Education

2 Southern California students advance to finals in Scripps National Spelling Bee

Cooper Komatsu, 13, from Culver City Middle School in Culver City, was one of two Southern California students to advance Wednesday to the final rounds of the Scripps National Spelling Bee.
Cooper Komatsu, 13, from Culver City Middle School in Culver City, was one of two Southern California students to advance Wednesday to the final rounds of the Scripps National Spelling Bee.
Mark Bowen/Scripps National Spelling Bee
Cooper Komatsu, 13, from Culver City Middle School in Culver City, was one of two Southern California students to advance Wednesday to the final rounds of the Scripps National Spelling Bee.
Aisha K. Randhawa, 10, from Garretson Elementary School in Corona, was one of two Southern California students to advance Wednesday to the final rounds of the Scripps National Spelling Bee.
Mark Bowen/Scripps National Spelling Bee


Two students from Southern California schools have advanced to the final rounds of the Scripps National Spelling Bee.

Cooper Komatsu, 13, a student at Culver City Middle School, and Aisha Randhawa, 10, a student at Garretson Elementary School in Corona, will be among 45 finalists taking the stage Thursday morning.

Of the 285 spellers in the preliminary rounds Wednesday, 10 hailed from Southern California, and all but one of those contestants spelled their words correctly on stage.

The young competitors tackled words like “polity,” “mobocrat,” “menticide,” “hellebore,” “apologue,” “sarment,” “tragopan” and “ablaut.”

It wasn’t enough for some. The preliminary rounds were single-elimination, but in order to whittle the finalists down to 50 or fewer, the judges reviewed a written spelling and vocabulary test the competitors took during what was in fact the very first round of competition on Tuesday.

The written test included the words "chiropodist," "geminate," "enshroud," "sundry," "tapetum," "polysemy," "hematorrhachis," "fouetté," "Nynorsk," and other frightful selections.

Only Komatsu and Randhawa’s scores were high enough to move them into the finals.

Ali Hussain, 13, of El Centro, was eliminated in Round Two after he misspelled the word “chanoyu,” the word for the Japanese tea ceremony.

In the third round, Komatsu correctly spelled “adventitious,” an adjective describing something that happens by chance rather than by design. His previous word, also spelled correctly, was “tagasaste,” a small evergreen tree indigenous to the Canary Islands. Komatsu is competing for his second time.

In Round Two, Randhawa, a first-time competitor, correctly spelled “colcannon,” an Irish and Scottish dish of boiled cabbage and potatoes. She followed that with the correct spelling of “discountenance.”

The difficulty of some of these words should be enough to prove to even the casual observer how hard these kids worked to make it this far.

Valerie Miller, the spokeswoman for the spelling bee, said many of the competitors spend months and even years studying and training in a “relentless pursuit” to get to the national stage.

“It’s that commitment. It’s the grit and the grind of months and years of preparation that lead us to our champion,” Miller told KPCC.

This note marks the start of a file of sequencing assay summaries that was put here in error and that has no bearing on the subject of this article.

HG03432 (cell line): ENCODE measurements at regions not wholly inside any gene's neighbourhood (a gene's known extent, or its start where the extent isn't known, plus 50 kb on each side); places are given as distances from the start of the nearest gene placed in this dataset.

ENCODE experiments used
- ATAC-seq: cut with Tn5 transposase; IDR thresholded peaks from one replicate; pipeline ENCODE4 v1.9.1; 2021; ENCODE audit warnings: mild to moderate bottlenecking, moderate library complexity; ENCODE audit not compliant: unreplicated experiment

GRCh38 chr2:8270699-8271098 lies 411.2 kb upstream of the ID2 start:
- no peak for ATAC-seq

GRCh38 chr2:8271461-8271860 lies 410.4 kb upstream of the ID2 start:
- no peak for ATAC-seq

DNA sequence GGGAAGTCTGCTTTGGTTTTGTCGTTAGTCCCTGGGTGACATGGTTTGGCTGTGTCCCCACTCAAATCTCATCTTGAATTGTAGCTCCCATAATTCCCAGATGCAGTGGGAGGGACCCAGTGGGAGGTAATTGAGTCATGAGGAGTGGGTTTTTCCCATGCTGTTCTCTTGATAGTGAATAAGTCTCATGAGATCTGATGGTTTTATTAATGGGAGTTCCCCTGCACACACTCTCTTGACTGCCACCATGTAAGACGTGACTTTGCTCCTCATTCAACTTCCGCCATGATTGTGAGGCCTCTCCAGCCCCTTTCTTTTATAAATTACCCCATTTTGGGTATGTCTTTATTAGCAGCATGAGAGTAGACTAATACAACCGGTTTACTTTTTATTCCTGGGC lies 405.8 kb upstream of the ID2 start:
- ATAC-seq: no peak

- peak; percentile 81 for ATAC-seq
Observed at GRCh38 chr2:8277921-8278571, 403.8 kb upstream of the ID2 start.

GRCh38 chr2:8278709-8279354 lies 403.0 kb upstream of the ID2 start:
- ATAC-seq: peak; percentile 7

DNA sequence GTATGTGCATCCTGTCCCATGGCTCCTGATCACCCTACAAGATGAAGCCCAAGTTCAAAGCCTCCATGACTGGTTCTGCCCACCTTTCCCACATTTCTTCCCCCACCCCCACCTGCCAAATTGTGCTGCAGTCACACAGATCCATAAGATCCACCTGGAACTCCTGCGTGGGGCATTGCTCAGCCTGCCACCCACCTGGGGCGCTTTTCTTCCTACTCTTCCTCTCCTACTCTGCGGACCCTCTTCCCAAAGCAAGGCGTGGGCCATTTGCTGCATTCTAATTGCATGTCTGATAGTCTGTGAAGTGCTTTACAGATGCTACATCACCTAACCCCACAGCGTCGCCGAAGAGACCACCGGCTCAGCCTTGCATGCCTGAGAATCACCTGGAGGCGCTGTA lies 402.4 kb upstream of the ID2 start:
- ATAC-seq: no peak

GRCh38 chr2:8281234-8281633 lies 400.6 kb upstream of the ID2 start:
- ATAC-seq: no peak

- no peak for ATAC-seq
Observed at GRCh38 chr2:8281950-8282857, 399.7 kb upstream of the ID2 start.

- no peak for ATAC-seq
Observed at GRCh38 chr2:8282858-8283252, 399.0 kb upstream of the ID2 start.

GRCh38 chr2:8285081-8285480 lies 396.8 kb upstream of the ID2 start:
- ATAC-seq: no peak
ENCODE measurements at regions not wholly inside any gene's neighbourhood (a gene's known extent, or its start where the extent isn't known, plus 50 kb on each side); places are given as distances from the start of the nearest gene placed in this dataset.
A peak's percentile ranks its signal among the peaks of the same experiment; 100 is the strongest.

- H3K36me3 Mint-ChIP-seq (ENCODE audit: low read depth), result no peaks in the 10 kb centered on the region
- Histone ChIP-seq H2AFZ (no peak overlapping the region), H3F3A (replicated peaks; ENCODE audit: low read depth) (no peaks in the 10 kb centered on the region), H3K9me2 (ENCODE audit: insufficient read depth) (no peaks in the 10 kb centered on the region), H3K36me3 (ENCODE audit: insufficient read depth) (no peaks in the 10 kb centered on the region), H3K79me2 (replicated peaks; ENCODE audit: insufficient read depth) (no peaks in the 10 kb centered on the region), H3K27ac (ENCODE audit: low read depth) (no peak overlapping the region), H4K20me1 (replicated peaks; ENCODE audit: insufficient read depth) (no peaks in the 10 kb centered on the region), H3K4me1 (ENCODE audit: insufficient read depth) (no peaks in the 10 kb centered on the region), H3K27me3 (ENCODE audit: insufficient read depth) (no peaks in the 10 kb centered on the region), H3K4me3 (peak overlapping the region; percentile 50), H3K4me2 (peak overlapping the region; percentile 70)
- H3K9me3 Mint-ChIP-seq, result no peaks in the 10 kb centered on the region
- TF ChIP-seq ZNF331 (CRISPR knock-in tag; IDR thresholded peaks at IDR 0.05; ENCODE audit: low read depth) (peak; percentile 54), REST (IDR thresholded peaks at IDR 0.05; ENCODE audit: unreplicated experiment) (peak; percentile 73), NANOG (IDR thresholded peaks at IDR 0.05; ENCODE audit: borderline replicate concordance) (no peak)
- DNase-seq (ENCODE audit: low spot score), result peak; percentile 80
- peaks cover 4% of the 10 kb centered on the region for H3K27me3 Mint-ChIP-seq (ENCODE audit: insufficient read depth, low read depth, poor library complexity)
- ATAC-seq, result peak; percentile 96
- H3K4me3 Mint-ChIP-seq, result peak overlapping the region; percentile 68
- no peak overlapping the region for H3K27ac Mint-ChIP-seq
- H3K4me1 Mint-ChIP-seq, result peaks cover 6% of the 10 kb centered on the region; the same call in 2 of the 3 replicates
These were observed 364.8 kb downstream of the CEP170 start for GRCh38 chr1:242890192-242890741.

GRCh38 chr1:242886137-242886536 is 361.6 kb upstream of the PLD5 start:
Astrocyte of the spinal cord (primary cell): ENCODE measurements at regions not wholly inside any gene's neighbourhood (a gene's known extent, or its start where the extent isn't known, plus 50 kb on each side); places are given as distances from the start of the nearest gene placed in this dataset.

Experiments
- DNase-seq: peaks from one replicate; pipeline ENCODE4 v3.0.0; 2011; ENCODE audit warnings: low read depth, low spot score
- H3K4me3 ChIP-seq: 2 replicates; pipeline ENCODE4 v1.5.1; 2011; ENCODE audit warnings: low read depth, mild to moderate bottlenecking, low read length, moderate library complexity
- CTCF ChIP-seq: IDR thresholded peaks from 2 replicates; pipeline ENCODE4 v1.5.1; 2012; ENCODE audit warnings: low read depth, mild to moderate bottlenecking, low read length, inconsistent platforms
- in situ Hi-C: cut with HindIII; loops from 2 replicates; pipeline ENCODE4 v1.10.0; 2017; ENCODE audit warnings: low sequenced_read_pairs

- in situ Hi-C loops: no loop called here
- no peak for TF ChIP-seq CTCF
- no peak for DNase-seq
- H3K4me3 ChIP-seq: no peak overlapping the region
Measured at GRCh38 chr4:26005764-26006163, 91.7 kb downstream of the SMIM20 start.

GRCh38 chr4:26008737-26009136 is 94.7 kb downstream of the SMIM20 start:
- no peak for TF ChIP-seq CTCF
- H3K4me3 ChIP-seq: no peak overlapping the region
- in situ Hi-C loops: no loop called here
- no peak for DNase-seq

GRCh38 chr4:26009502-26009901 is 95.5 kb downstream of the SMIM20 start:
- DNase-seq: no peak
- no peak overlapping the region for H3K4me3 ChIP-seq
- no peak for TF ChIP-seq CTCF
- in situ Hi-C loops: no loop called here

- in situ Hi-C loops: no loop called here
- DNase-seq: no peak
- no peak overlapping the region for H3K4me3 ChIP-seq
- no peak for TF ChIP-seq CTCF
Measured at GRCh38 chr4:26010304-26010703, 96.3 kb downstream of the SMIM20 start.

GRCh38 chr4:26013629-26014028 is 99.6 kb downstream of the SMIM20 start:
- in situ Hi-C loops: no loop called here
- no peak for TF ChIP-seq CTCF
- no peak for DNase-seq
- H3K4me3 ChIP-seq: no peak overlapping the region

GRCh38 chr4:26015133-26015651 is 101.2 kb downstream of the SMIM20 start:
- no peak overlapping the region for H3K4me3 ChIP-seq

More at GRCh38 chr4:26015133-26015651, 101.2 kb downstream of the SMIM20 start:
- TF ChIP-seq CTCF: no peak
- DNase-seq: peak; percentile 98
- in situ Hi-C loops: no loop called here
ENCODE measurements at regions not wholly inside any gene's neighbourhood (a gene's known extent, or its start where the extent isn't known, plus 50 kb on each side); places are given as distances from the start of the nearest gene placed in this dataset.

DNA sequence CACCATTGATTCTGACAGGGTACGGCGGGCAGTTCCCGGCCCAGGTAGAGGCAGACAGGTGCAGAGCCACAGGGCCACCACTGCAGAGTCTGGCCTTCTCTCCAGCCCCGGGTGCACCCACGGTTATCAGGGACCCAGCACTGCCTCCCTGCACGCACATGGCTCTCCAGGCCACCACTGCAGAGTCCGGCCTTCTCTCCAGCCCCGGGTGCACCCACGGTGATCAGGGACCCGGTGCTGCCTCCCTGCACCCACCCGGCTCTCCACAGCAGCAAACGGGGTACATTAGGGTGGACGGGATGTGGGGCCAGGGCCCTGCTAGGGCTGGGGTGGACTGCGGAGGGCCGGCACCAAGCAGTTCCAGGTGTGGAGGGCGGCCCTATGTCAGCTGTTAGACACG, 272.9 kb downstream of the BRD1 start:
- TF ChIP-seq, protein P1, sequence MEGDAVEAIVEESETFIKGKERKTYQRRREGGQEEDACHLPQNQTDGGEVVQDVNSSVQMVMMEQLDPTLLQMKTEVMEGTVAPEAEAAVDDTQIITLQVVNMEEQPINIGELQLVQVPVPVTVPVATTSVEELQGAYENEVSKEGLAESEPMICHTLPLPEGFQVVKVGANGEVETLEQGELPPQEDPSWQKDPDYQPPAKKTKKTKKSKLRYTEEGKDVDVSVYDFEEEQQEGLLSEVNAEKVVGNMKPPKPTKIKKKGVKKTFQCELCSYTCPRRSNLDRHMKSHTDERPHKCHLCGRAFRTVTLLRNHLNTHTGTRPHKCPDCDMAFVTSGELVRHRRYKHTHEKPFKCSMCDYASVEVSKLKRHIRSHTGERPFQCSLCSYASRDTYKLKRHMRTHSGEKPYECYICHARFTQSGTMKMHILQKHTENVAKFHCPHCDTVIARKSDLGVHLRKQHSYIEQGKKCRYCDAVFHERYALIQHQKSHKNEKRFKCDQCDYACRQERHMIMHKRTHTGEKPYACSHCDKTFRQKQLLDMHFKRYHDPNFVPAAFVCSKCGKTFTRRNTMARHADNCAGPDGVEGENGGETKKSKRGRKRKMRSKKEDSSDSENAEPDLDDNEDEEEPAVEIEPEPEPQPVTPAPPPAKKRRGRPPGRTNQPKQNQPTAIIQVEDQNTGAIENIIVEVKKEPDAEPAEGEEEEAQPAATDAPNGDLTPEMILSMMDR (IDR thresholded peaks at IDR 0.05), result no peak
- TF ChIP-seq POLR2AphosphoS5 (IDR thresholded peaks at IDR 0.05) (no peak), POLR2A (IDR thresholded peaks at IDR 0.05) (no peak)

Many of the past winners are not first-timers, and some don’t take the title until their fourth or even fifth competition, Miller said.

The winner will take home a $40,000 cash prize from Scripps, a $2,500 U.S. savings bond and a complete reference library from Merriam-Webster and a trip to New York City to appear on “LIVE with Kelly,” and some small prizes.

The champion’s school and sponsor will be honored with engraved plaques.

The Scripps National Spelling Bee introduced some minor changes to the rules this year after input from fans and spellers, according to Miller. After two consecutive years ending in a tie, the rules have been changed in a compromise that doesn’t eliminate the possibility of a tie outright but makes it harder for it to happen, she said.

Before, judges pulled from a single list of 25 pre-approved words when the competition came down to the final two or three contestants. If both contestants misspell a word at that level, they each get to go again, until one person spells a word right and one spells a word wrong. Under that scenario, a pair of excellent spellers can burn through the list pretty fast.

Moving forward, the final contestants are allowed to go 25 additional rounds. For each round, each contestant gets a word, so that could double the number of words included in the final showdown.

In addition, judges are now allowed more flexibility in selecting words, Miller said. Last year, words were chosen months in advance. Now, the judges can increase the difficulty level to respond to the ability of the spellers.

Miller was somewhat coy about how Scripps decides on the difficulty of the words.

“How we choose our words, we like to think of it as our secret sauce,” she said. “It’s kind of the inside part of the Scripps National Spelling Bee that we don’t share a lot about.”

The other competitors from Southern California were Kaylee Kim of Fort Irwin, Samuel Littrell of Placentia, Ella Grace Peters of San Diego, Ethan Thomas Gomulka of San Bernardino, Daniel Chen of Chino Hills, Haley Jeffers of Camarillo and Thalia Hoang-Vy Nguyen of Bakersfield.

If you want to test your own word power, you can take a sample test from Scripps online. But fair warning: It ain’t easy.